LAS VEGAS — The ninth annual Sizzlin’ Country concert achieved its basic goal of raising money ($308,000, to be exact) in the fight against cystic fibrosis, but the Tuesday night (May 20) event also served to demonstrate the wide range of mainstream country music in 2003.
Hosted by Sara Evans, the fundraiser at the House of Blues included performances by Lonestar, Darryl Worley, Deana Carter, Diamond Rio, Tracy Byrd, the Warren Brothers and the new Lyric Street Records band, Rushlow. Along the way, Kenny Chesney and Montgomery Gentry’s Troy Gentry made surprise appearances.
Evans wasn’t among those singing Tuesday, having experienced voice problems recently following the birth of her second child. She joked that the small blister on her vocal cord was caused by screaming while she was in labor. “I don’t remember it hurting that bad,” she laughed. Later in the evening, Evans noted, “I had to be on voice rest for five days. No talking at all. My husband was in heaven.”
The Doo-Wah Riders, a six-piece band which continues to serve as the house band for the Sizzlin’ Country concerts, opened the show with three original songs before returning to back several of the performers, including Worley and Byrd.
With all of the acts performing no more than three songs each, it was interesting to hear the choices made for a crowd that included fans and music industry executives in town for Wednesday’s (May 21) Academy of Country Music Awards.
Lonestar chose three of the new recordings on its upcoming greatest hits album, although two of the songs are already familiar. The band opened with “Walkin’ in Memphis” (the Marc Cohn pop hit from the ’80s) and closed with the current single, “My Front Porch Looking In.” Sandwiched between was “I Pray.” Lonestar has frequently performed “Walkin’ in Memphis” during its concerts, and the song’s rolling cadence is a perfect fit for lead vocalist Richie McDonald’s ample talents.
In introducing their current single, “Hey Mr. President,” Brad Warren of the Warren Brothers told the crowd, “Even if it’s not a big hit, start cheering like it is — like a Kenny Chesney song.” While no one in the audience realized it at the time, the reference was a tease for Chesney’s unannounced guest appearance on the humorous anthem for bar musicians, “I Don’t Sell a Lot of Records (But I Sell a Lot of Beer).” Chesney and Tim McGraw sing background vocals on the recorded version of the song that will appear on the Warrens’ upcoming album that McGraw produced. During Brett Warren’s guitar solo, Chesney yelled, “Richie Sambora,” a reference to Bon Jovi’s lead guitarist.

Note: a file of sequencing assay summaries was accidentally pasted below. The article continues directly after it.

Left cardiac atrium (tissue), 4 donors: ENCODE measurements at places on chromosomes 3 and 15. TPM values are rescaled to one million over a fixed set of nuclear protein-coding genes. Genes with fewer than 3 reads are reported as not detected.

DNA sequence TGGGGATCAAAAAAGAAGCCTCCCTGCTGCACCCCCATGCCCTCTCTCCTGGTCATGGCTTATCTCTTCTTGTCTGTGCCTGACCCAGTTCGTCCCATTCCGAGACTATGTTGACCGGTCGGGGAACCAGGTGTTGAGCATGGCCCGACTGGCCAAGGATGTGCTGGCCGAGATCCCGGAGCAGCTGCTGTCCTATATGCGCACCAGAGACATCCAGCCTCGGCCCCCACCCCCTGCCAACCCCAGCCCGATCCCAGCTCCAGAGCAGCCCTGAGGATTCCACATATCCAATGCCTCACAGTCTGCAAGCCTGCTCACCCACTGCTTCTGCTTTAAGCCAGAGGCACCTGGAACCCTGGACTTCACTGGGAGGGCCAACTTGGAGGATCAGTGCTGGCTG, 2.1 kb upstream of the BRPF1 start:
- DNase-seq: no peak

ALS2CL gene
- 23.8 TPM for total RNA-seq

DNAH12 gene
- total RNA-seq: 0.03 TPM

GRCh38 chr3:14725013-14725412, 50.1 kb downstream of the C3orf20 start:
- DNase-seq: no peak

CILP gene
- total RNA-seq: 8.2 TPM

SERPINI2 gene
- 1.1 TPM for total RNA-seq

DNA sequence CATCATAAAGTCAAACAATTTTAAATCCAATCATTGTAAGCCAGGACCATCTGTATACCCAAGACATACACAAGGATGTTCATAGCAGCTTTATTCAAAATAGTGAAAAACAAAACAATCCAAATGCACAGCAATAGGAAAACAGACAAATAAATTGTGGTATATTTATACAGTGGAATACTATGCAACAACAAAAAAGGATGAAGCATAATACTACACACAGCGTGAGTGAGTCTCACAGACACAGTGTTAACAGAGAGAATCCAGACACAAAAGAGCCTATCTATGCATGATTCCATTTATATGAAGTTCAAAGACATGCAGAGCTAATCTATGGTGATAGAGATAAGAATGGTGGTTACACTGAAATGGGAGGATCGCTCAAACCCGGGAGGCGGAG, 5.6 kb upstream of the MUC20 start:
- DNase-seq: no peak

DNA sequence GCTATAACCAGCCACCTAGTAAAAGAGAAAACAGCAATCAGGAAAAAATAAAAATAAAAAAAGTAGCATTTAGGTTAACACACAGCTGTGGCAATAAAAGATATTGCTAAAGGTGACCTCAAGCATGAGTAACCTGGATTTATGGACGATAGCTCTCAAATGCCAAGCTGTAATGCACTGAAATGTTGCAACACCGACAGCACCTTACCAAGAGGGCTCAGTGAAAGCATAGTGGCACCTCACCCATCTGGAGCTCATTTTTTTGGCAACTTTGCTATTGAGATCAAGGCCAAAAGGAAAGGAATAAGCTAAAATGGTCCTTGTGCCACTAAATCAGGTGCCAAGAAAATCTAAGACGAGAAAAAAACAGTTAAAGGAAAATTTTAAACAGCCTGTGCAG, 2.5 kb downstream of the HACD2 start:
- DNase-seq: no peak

Chewing gum and popping at least one bubble onstage, Carter was accompanied by an acoustic guitarist and drummer on her three songs that included “There’s No Limit” (her single) and “You and Tequila” (an album track she co-wrote with Matraca Berg). Carter’s live version of her career song, “Strawberry Wine,” had the crowd singing along on the chorus. As is generally the case at such times, nobody else seemed to sing the song better than the artist. We should all remember this and refrain from joining in — unless the person onstage is encouraging it.
The evening also served to introduce Rushlow, a new band led by Tim Rushlow, the former lead vocalist for Little Texas. Rushlow — the singer-songwriter — has written some memorable songs. Having embarked on a solo career after Little Texas disbanded, he’s now in the unique and unenviable position of having his new band compared to a group that turned out some major country hits in the early ’90s. As long as the comparisons are going to be made, Rushlow — the band — appears to be going for a more acoustic, less aggressive approach. The group’s Sizzlin’ Country set included “I Can’t Be Your Friend,” one of the tracks on the upcoming debut CD.
Worley’s wife and mother were both in the house to hear him open with “I Miss My Friend.” In his comments leading up to the lighthearted “I Need a Breather,” Worley said the song was inspired by the hardworking U.S. troops he met in Afghanistan. He explained that it was a less serious response to international tensions, but the crowd was clearly in his corner for Worley’s more serious commentary, “Have You Forgotten?”
In playing three of their biggest hits from the past three years, Diamond Rio proved that its music has gained a greater degree of sophistication when compared to early tracks such as “Meet in the Middle.” Much of the band’s time onstage was devoted to an auction of a leather-racing jacket donated by NASCAR Winston Cup champion Tony Stewart. To increase the bidding, they called Stewart out to sign it. By the time bidding ended, the package, including the jacket, signed CDs and a photograph with the celebrities, raised $6,800 for the Cystic Fibrosis Foundation.
To close out the evening, Byrd turned the House of Blues stage into a honky-tonk by opening with his current single, “The Truth About Men.” When the last chorus came around, Gentry rushed onstage to offer some vocal assistance. Moving into a Latin mood with “Just Let Me Be in Love,” Byrd returned to the honky-tonk frame of mind with a spirited version of a previous hit, “Ten Rounds With Jose Cuervo.”
Prior to the Sizzlin’ Country concert, Craig Morgan performed a brief set during a VIP cocktail party and silent auction.
“A Girl Like You”
“She’s All Cried Out”
“Walkin’ in Memphis”
“My Front Porch Looking In”
“Hey Mr. President”
“I Don’t Sell a Lot of Records (But I Sell a Lot of Beer)”
“There’s No Limit”
“You and Tequila”
“I Can’t Be Your Friend”
“Sweet Summer Rain”
“God Only Knows”
“I Miss My Friend”
“I Need a Breather”
“Have You Forgotten?”
“One More Day”
“The Truth About Men”
“Just Let Me Be in Love”
“Ten Rounds With Jose Cuervo”